The United Nations International Children's Emergency Fund (UNICEF) joined the CADRI Partnership in 2012. UNICEF contributes to the CADRI Pooled Fund and deploys specialized expertise in response to country demand for CADRI services in the education, WASH and nutrition sectors.

UNICEF works in the world’s toughest places to reach the most disadvantaged children and adolescents – and to protect the rights of every child, everywhere. UNICEF does whatever it takes to help children survive, thrive and fulfill their potential, from early childhood through adolescence. UNICEF’s work on disaster and climate resilience is guided by the Sendai Framework for DRRthe Paris Agreement on Climate Change and the Sustainable Development Goals (SDGs). UNICEF is a member of the Children in a changing climate coalition to advocate for and promote the rights of children in climate change and disaster risk reduction policy and practice.

As one of CADRI’s Executive Partners, UNICEF makes annual contributions to the CADRI Pooled Fund to support the CADRI Secretariat functions at global and regional level. UNICEF led the development of the CADRI Capacity Diagnosis and Planning modules for the education, WASH and nutrition sectors.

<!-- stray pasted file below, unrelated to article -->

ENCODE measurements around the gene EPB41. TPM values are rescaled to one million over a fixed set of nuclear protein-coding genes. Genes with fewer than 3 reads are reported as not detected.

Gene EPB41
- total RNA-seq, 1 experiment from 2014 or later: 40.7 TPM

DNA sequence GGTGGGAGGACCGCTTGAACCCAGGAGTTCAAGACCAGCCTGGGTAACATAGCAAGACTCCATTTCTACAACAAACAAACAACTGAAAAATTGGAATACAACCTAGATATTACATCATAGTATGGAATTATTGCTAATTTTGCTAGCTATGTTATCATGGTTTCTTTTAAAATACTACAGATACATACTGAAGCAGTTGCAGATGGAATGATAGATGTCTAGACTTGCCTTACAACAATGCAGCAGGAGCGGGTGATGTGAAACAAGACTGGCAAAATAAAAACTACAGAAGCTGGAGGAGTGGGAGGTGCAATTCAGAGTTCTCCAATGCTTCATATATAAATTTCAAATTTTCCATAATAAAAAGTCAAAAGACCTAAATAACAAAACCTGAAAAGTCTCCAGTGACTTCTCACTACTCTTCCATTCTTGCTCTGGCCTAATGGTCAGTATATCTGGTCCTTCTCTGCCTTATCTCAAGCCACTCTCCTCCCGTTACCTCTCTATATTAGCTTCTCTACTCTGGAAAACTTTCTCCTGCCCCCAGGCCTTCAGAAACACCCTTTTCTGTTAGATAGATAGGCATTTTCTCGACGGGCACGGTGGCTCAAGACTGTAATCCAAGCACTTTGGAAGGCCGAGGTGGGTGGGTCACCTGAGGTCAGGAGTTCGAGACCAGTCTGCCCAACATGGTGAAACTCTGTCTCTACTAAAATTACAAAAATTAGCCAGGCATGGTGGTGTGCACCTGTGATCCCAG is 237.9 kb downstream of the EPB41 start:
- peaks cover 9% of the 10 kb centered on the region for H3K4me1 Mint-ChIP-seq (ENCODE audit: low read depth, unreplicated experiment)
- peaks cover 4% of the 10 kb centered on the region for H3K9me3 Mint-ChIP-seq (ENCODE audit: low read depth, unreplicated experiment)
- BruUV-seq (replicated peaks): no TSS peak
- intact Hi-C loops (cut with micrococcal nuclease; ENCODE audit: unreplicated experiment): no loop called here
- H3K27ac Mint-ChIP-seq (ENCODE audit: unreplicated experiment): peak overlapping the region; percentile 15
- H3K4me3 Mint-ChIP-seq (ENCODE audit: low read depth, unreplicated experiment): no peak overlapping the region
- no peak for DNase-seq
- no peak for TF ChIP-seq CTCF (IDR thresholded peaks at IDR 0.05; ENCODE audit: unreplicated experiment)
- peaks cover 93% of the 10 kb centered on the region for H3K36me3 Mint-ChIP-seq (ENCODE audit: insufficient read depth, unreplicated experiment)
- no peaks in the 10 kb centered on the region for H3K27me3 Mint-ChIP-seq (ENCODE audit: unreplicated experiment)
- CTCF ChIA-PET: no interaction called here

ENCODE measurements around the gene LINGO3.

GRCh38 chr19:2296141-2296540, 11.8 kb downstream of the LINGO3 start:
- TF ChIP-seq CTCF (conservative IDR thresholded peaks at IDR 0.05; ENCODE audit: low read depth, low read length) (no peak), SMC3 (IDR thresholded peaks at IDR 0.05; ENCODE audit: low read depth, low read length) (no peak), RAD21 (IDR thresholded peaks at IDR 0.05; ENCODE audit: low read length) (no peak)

UNICEF deploys specialized expertise in response to country demand for CADRI Partnership services in the areas of disaster risk reduction, climate change adaptation, emergency response and resilience in the education, WASH and nutrition sectors, more specifically in:

  • Identify potential disaster and climate risks and channel help towards the most vulnerable people, especially children, before a disaster strikes.   
  • Child-centered disaster risk reduction to prevent or mitigate humanitarian emergencies by reducing the impact of natural hazards.
  • Equipping communities, including their children, with the knowledge they need to stop a natural hazard from escalating into an emergency.
  • Protecting water and sanitation infrastructure and service delivery for communities
  • Ensuring that schools are built in safe locations, and that teachers and students are prepared to respond to disasters, and that disaster risk reduction is included in the schools’ curriculum.

To learn more about UNICEF, please click here.